22 May 2024

The owner of a 20-hectare mango plantation in Sawaeng Ha district of the central province of Ang Thong has put it on the market, and the sale includes tens of thousands of Asian openbill storks (Anastomus oscitans).

43-year-old Kannikar Supradit told Thai PBS that, for the past three years, she has been fighting with the birds to no avail, as they now occupy almost every mango tree in the plantation and damage the fruit, causing her about half a million baht in lost revenue per year.

Since the flooding in October, she said that the birds have taken to roosting on the roof of her house and their droppings emit a foul odour, making living in the house almost intolerable.

About three years ago, Kannikar said she raised the problem with officials of the Department of National Park, Wildlife and Plant Conservation, based in Saraburi province, who recommended that she fell all her mango trees, to deny the storks their roosts.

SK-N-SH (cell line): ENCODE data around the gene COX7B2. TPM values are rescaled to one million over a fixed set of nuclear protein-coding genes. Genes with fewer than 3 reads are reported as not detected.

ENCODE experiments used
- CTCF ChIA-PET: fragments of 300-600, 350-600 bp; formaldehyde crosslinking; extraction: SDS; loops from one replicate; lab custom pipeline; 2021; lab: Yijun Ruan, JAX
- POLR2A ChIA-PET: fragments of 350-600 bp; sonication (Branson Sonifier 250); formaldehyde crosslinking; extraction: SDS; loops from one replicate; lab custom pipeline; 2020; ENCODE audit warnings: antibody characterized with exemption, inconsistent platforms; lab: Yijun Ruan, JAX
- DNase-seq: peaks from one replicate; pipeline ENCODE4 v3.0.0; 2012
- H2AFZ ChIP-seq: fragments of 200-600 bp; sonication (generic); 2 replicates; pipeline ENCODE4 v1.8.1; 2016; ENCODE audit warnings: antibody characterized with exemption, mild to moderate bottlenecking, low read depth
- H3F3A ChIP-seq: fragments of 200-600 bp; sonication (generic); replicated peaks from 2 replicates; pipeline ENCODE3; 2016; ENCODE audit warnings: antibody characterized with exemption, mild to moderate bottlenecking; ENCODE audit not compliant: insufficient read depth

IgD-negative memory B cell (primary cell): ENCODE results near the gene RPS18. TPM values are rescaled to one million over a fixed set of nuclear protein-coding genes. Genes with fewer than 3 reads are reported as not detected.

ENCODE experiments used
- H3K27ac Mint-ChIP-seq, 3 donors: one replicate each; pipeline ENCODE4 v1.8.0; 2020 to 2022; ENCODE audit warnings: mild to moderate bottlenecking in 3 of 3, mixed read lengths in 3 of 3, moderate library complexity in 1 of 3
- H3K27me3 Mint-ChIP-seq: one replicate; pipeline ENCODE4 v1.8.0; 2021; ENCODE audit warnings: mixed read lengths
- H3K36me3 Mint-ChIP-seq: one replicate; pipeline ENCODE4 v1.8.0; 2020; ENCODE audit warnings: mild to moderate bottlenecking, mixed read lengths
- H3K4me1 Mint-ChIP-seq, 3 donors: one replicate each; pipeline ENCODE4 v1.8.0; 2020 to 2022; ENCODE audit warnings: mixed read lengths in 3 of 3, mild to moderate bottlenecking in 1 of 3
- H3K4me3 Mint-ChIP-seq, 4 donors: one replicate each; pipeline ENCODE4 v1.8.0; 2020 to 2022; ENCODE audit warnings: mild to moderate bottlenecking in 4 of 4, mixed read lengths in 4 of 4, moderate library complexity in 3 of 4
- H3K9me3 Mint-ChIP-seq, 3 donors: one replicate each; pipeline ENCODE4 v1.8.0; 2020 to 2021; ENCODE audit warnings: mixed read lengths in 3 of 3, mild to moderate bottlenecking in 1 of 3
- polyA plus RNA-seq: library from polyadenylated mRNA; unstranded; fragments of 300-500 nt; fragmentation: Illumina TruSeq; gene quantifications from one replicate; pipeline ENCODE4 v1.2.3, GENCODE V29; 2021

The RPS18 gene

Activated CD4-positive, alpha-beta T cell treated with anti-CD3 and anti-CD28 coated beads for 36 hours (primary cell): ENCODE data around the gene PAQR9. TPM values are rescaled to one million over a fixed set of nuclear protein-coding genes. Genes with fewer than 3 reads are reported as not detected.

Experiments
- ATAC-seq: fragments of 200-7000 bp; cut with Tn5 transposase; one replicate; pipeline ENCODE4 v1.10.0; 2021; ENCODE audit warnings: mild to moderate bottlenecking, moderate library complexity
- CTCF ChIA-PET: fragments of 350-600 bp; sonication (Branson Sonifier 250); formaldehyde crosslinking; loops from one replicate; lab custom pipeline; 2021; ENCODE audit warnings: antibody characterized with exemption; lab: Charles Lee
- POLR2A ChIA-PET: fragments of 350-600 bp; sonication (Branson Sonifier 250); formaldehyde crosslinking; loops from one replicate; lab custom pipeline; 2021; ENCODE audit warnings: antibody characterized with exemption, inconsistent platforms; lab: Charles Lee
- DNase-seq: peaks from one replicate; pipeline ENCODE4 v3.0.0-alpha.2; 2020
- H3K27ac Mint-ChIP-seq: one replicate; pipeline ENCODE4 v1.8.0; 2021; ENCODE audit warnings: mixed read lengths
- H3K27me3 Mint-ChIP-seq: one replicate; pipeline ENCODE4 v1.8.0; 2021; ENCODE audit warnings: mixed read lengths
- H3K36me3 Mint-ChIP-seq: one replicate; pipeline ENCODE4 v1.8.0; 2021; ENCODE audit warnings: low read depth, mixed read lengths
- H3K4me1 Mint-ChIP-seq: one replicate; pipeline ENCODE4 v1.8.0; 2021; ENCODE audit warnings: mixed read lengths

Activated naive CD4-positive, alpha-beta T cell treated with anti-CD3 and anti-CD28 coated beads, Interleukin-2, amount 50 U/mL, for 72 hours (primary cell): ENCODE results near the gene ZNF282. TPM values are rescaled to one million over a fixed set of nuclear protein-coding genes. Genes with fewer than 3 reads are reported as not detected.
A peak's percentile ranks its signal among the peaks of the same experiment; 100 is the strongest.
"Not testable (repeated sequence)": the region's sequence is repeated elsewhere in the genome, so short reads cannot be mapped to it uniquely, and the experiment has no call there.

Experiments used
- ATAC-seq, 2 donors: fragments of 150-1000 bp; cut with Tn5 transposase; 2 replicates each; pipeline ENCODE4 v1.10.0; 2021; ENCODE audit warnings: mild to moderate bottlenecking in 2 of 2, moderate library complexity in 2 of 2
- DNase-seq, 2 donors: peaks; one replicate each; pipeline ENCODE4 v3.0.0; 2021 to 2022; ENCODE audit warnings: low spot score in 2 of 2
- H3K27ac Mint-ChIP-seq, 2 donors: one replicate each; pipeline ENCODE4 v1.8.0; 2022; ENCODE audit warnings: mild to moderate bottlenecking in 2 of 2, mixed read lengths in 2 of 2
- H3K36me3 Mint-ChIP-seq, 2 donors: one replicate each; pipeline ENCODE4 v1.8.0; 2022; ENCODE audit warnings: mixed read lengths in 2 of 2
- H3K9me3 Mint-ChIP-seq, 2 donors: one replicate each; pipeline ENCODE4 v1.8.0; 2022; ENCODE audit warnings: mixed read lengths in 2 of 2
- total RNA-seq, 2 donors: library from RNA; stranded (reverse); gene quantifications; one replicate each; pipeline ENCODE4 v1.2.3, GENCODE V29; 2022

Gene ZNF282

She did cut down some dying trees, but the birds didn’t go away and kept multiplying. She said she has given up hope of saving her plantation and wants to sell the land to anyone who is interested.

Dr. Kaset Sutacha, a veterinarian and president of the Bird Conservation Society of Thailand, explained that openbill storks used to be migratory birds, but have now become a permanent fixture in most parts of Thailand, including Pathum Thani, Chachoengsao, Ang Thong and Phetchaburi, because the rice fields there are rich with snails, making perfect feeding.

He said that Thai farmers love the birds, because they help get rid of the snails, which threaten rice plants, but fruit orchard owners do not like them because their droppings are acidic and, in sufficient quantities, can kill the trees.

Since the openbill stork is a protected species, Dr. Kaset said that the only means to get rid of them is to chase them away.

Hunting, trading or exporting a stork can result in imprisonment of four years and/or a fine of 40,000 baht.

He said that some orchard owners hang used CDs on tree branches, hoping that the reflected sunlight will disturb the birds, while others have resorted to spotlights or water jets from powerful sprinklers to disturb their sleep, until they get fed up and fly away.